The remainder of this climactic setpiece is basically just fifteen minutes or so of bone-crunching violence offset by a jaunty score and the joyful giggles of a small child. It’s wonderful.

Needing to tie everything up and end the movie, we are informed via the police that someone at each of the stops along Baby Bink’s adventure path has in fact called the police to report seeing an unattended baby (yeah, right), but apparently each of these do-gooders decided that was more than enough, and then just let the baby continue to be on his own. As the cops read a list of locations, Gilbertine realizes that Baby Bink (super-genius that he is) has been following the structure of his picture book, and that she therefore knows where to find him. She, the parents, and the police then ultimately find him at a nursing home, surrounded by old folks who look like they’re being interrupted in the middle of entering a new vessel, Being John Malkovich-style. It’s a mildly creepy moment, but nothing compared to the nihilistic nightmare that has come before. On the ride home, Baby Bink pulls a Lassie and leads the police to the bad guys lair in search of the book he left behind there.

By the end of the movie, the bad guys are absolutely terrified of Baby Bink and, based on all we have seen, we should be, too. We can only hope this infant Einstein will use his extraordinary mental abilities to save a society on the brink of total collapse due to its own blind materialism and apathy—to use them for good instead of evil, in other words. Otherwise the total destruction of society, and perhaps even the extinction of the human race, is sure to come. We should also thank whatever leper messiahs to whom we still semi-ironically pray that the inevitably racist sequel suggested in the final scene—Baby’s Trip to China—was never made.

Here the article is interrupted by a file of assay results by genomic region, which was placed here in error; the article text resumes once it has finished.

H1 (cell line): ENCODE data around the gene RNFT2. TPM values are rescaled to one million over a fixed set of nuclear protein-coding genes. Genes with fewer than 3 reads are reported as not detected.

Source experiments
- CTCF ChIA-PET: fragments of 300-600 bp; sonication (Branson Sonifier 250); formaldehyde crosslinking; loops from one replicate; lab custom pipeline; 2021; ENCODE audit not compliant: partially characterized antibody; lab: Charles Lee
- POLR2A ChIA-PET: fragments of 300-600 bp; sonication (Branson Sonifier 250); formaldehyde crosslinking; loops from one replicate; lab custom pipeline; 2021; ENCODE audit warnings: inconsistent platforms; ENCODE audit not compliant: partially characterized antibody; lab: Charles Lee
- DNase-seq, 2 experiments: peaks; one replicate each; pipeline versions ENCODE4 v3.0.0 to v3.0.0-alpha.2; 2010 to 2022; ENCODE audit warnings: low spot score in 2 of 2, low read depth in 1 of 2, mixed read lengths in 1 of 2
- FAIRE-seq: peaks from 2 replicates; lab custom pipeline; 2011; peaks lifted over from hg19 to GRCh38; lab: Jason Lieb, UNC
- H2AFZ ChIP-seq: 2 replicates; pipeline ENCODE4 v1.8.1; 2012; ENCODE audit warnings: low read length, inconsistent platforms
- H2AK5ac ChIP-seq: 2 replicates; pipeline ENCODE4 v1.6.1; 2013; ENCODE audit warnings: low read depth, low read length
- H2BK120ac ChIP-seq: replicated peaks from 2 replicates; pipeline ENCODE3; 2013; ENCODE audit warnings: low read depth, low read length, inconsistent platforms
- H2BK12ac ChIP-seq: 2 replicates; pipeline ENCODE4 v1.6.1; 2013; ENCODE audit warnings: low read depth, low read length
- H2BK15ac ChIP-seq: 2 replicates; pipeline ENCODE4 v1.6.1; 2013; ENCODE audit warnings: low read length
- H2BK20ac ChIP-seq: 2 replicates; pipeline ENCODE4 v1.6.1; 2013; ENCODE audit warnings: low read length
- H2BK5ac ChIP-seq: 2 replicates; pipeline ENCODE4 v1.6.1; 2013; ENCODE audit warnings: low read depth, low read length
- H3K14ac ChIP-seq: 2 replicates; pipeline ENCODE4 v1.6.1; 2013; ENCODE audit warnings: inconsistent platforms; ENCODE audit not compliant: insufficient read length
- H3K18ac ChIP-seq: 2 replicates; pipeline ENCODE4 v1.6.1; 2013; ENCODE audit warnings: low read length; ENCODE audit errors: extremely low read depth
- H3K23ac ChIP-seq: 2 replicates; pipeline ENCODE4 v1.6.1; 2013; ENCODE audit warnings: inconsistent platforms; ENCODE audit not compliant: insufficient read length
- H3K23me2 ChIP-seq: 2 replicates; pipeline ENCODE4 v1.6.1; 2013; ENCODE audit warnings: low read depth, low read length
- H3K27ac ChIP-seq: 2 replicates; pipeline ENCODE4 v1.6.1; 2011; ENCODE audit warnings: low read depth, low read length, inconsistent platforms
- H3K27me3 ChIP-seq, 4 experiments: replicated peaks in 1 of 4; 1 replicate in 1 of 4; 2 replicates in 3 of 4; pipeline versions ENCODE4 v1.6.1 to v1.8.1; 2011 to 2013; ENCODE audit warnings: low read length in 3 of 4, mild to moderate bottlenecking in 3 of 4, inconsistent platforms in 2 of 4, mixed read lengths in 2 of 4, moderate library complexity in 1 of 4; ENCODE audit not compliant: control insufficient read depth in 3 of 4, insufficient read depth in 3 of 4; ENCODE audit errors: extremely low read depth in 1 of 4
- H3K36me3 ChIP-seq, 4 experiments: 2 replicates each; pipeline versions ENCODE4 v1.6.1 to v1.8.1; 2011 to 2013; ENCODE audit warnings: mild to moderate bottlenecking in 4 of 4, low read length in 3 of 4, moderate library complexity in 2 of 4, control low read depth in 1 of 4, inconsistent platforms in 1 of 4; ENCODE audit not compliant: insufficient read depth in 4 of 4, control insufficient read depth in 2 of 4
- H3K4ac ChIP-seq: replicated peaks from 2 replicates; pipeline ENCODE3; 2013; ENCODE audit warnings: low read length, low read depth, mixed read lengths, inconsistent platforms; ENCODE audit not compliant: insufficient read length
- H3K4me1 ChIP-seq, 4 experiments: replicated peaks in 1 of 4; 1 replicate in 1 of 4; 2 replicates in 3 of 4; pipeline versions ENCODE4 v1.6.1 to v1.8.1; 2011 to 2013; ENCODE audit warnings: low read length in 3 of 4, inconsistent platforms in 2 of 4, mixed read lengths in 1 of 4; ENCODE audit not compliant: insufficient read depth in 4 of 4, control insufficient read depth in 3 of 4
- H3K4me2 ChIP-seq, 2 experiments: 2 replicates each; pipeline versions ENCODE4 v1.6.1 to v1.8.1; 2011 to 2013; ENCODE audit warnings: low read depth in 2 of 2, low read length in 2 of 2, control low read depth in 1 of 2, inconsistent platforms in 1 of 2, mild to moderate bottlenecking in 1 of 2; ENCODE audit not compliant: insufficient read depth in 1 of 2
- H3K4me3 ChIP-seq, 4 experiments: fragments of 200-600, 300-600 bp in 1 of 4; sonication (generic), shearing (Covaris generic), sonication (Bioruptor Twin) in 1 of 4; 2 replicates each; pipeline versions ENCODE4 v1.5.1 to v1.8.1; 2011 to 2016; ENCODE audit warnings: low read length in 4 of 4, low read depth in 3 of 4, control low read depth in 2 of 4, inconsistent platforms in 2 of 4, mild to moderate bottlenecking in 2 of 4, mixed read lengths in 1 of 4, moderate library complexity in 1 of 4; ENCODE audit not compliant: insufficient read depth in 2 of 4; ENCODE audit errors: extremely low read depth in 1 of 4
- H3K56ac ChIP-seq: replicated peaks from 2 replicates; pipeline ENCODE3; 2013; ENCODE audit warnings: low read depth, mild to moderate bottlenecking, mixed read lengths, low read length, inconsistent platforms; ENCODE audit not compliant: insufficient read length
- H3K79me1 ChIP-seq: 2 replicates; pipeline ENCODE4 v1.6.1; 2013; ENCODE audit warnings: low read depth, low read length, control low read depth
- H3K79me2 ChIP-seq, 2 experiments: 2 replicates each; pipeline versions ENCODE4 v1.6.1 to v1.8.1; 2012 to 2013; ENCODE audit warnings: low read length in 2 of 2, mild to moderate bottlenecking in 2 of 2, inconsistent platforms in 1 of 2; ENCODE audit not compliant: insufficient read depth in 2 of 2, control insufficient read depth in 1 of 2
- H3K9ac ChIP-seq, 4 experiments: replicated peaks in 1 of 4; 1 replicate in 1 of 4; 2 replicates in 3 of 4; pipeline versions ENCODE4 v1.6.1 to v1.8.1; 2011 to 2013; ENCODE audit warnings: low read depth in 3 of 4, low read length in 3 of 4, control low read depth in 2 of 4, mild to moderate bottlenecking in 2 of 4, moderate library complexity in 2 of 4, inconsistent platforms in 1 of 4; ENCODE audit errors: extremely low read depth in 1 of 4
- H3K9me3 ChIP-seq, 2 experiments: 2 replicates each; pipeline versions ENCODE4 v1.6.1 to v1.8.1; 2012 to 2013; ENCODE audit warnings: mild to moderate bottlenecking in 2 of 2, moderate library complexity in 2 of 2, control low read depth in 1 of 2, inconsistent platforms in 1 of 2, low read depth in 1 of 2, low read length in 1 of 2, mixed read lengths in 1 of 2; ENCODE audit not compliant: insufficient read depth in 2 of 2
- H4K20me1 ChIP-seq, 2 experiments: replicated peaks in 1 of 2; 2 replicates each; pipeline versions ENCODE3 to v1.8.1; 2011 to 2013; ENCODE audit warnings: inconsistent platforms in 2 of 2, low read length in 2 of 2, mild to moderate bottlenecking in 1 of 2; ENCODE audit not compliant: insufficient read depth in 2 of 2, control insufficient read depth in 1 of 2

Ezra Stead is the Head Editor for MoviesIDidn’tGet.com. Ezra is also a screenwriter, actor, filmmaker, rapper, and occasional stand-up comic who has been previously published in print and online, as well as writing, directing and acting in numerous short films and two features. A Minneapolis native, Ezra currently lives in New York City, where he is working on his first novel.

For more information, please contact EzraStead@MoviesIDidntGet.com


1 Comments

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    This was one of my childhood favorites. Though I’ve seen it more times than I can count, and yes, I noticed the social climber mother, the sad single mother and the mischievous almost evil smile of Baby Bink at the zoo, I never thought about comparing it to the Omen meeting Home Alone. Seeing how undetectable the baby is running around the city, your analysis of the film is relevant now more than ever. With people having their noses touch on a square screen and their ears filled with “music,” no one truly notices their surroundings. Vanity is at an all-time high with “selfies” and “food porn” on Instagram. Great distractions in a world where we, the US have no pay maternity leave, childcare cost as much as a week’s salary and the only Amber alerts we see are those for little blonde girls.
    Though I still love the movie, I can see the horror in it. Children often make for the perfect characters in these and Baby Bink is no exception.